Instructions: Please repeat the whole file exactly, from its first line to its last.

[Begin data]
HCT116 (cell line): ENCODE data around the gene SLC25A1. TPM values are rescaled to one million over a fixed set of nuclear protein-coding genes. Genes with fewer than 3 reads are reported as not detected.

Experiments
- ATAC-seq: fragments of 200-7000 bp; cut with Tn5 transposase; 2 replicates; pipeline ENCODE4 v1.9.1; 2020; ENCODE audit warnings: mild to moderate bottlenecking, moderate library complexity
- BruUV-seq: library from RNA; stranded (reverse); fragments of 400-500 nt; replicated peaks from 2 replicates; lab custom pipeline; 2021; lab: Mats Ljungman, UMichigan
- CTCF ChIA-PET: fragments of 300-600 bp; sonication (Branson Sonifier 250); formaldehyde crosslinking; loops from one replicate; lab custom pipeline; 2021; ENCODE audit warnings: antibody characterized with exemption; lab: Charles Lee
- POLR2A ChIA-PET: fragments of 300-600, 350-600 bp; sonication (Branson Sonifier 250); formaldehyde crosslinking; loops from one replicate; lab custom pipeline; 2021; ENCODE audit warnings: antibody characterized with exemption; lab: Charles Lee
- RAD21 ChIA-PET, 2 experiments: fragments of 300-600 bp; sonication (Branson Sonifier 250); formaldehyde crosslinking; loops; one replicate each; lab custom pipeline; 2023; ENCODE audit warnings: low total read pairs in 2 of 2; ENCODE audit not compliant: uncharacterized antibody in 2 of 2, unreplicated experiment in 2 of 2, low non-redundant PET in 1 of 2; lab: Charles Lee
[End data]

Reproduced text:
HCT116 (cell line): ENCODE data around the gene SLC25A1. TPM values are rescaled to one million over a fixed set of nuclear protein-coding genes. Genes with fewer than 3 reads are reported as not detected.

Experiments
- ATAC-seq: fragments of 200-7000 bp; cut with Tn5 transposase; 2 replicates; pipeline ENCODE4 v1.9.1; 2020; ENCODE audit warnings: mild to moderate bottlenecking, moderate library complexity
- BruUV-seq: library from RNA; stranded (reverse); fragments of 400-500 nt; replicated peaks from 2 replicates; lab custom pipeline; 2021; lab: Mats Ljungman, UMichigan
- CTCF ChIA-PET: fragments of 300-600 bp; sonication (Branson Sonifier 250); formaldehyde crosslinking; loops from one replicate; lab custom pipeline; 2021; ENCODE audit warnings: antibody characterized with exemption; lab: Charles Lee
- POLR2A ChIA-PET: fragments of 300-600, 350-600 bp; sonication (Branson Sonifier 250); formaldehyde crosslinking; loops from one replicate; lab custom pipeline; 2021; ENCODE audit warnings: antibody characterized with exemption; lab: Charles Lee
- RAD21 ChIA-PET, 2 experiments: fragments of 300-600 bp; sonication (Branson Sonifier 250); formaldehyde crosslinking; loops; one replicate each; lab custom pipeline; 2023; ENCODE audit warnings: low total read pairs in 2 of 2; ENCODE audit not compliant: uncharacterized antibody in 2 of 2, unreplicated experiment in 2 of 2, low non-redundant PET in 1 of 2; lab: Charles Lee